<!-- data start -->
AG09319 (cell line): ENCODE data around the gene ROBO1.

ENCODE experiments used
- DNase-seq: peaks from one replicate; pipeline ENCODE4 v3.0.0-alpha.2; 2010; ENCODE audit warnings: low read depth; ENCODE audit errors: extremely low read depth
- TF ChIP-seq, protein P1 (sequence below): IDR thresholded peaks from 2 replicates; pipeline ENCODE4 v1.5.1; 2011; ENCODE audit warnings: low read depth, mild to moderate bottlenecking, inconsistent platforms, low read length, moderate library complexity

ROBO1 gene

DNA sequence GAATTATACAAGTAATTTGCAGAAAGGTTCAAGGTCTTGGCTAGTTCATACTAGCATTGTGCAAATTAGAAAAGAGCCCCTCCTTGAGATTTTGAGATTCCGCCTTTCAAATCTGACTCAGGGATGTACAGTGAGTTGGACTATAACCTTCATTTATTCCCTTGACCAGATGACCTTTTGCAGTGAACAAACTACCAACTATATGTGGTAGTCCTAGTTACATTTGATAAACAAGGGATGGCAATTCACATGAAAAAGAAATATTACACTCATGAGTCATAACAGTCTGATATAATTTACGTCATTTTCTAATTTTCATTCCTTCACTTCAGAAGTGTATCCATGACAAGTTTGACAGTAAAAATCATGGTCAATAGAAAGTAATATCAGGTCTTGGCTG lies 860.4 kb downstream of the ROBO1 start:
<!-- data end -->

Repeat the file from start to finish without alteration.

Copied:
AG09319 (cell line): ENCODE data around the gene ROBO1.

ENCODE experiments used
- DNase-seq: peaks from one replicate; pipeline ENCODE4 v3.0.0-alpha.2; 2010; ENCODE audit warnings: low read depth; ENCODE audit errors: extremely low read depth
- TF ChIP-seq, protein P1 (sequence below): IDR thresholded peaks from 2 replicates; pipeline ENCODE4 v1.5.1; 2011; ENCODE audit warnings: low read depth, mild to moderate bottlenecking, inconsistent platforms, low read length, moderate library complexity

ROBO1 gene

DNA sequence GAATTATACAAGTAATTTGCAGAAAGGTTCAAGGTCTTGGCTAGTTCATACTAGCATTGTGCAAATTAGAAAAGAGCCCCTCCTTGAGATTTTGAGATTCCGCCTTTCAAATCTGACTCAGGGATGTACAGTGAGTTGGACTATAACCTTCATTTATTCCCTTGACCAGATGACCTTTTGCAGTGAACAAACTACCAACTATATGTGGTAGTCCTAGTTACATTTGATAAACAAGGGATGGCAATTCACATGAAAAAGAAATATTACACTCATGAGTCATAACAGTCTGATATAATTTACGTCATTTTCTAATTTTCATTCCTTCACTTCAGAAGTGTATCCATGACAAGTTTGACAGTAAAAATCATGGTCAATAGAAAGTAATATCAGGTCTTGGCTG lies 860.4 kb downstream of the ROBO1 start: